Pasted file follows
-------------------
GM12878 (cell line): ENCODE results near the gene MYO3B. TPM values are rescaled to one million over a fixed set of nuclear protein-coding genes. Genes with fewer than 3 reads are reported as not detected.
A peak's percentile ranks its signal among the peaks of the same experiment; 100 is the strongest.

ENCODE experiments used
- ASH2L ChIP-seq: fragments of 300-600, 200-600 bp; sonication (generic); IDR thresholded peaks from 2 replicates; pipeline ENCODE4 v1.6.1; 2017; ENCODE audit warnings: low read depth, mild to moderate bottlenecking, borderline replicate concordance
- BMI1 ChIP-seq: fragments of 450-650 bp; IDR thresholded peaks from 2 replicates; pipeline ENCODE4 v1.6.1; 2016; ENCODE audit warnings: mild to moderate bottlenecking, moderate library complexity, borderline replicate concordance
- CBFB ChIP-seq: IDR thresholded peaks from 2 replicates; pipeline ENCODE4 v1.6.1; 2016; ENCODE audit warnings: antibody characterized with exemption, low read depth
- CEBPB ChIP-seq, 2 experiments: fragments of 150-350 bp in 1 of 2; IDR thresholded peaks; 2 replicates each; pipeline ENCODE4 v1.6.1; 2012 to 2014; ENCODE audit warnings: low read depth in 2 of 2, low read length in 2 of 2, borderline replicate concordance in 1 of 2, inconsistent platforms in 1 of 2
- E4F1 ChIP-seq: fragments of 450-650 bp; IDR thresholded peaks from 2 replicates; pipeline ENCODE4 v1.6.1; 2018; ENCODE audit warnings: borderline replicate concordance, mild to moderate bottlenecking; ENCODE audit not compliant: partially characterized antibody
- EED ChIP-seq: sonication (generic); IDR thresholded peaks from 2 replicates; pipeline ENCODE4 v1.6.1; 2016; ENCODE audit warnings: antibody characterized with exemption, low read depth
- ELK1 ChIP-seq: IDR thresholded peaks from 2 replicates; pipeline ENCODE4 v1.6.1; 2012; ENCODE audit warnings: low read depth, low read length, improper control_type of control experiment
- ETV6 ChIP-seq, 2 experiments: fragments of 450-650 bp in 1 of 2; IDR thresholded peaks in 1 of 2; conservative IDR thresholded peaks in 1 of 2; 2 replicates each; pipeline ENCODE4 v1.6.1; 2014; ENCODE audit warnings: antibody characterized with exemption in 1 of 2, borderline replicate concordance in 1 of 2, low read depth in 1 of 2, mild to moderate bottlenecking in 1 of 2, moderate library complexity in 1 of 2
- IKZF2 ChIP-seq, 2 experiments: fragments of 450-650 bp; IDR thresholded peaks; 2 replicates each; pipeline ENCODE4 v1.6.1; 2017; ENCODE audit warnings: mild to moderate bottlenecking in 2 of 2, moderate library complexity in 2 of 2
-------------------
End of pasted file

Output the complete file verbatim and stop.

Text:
GM12878 (cell line): ENCODE results near the gene MYO3B. TPM values are rescaled to one million over a fixed set of nuclear protein-coding genes. Genes with fewer than 3 reads are reported as not detected.
A peak's percentile ranks its signal among the peaks of the same experiment; 100 is the strongest.

ENCODE experiments used
- ASH2L ChIP-seq: fragments of 300-600, 200-600 bp; sonication (generic); IDR thresholded peaks from 2 replicates; pipeline ENCODE4 v1.6.1; 2017; ENCODE audit warnings: low read depth, mild to moderate bottlenecking, borderline replicate concordance
- BMI1 ChIP-seq: fragments of 450-650 bp; IDR thresholded peaks from 2 replicates; pipeline ENCODE4 v1.6.1; 2016; ENCODE audit warnings: mild to moderate bottlenecking, moderate library complexity, borderline replicate concordance
- CBFB ChIP-seq: IDR thresholded peaks from 2 replicates; pipeline ENCODE4 v1.6.1; 2016; ENCODE audit warnings: antibody characterized with exemption, low read depth
- CEBPB ChIP-seq, 2 experiments: fragments of 150-350 bp in 1 of 2; IDR thresholded peaks; 2 replicates each; pipeline ENCODE4 v1.6.1; 2012 to 2014; ENCODE audit warnings: low read depth in 2 of 2, low read length in 2 of 2, borderline replicate concordance in 1 of 2, inconsistent platforms in 1 of 2
- E4F1 ChIP-seq: fragments of 450-650 bp; IDR thresholded peaks from 2 replicates; pipeline ENCODE4 v1.6.1; 2018; ENCODE audit warnings: borderline replicate concordance, mild to moderate bottlenecking; ENCODE audit not compliant: partially characterized antibody
- EED ChIP-seq: sonication (generic); IDR thresholded peaks from 2 replicates; pipeline ENCODE4 v1.6.1; 2016; ENCODE audit warnings: antibody characterized with exemption, low read depth
- ELK1 ChIP-seq: IDR thresholded peaks from 2 replicates; pipeline ENCODE4 v1.6.1; 2012; ENCODE audit warnings: low read depth, low read length, improper control_type of control experiment
- ETV6 ChIP-seq, 2 experiments: fragments of 450-650 bp in 1 of 2; IDR thresholded peaks in 1 of 2; conservative IDR thresholded peaks in 1 of 2; 2 replicates each; pipeline ENCODE4 v1.6.1; 2014; ENCODE audit warnings: antibody characterized with exemption in 1 of 2, borderline replicate concordance in 1 of 2, low read depth in 1 of 2, mild to moderate bottlenecking in 1 of 2, moderate library complexity in 1 of 2
- IKZF2 ChIP-seq, 2 experiments: fragments of 450-650 bp; IDR thresholded peaks; 2 replicates each; pipeline ENCODE4 v1.6.1; 2017; ENCODE audit warnings: mild to moderate bottlenecking in 2 of 2, moderate library complexity in 2 of 2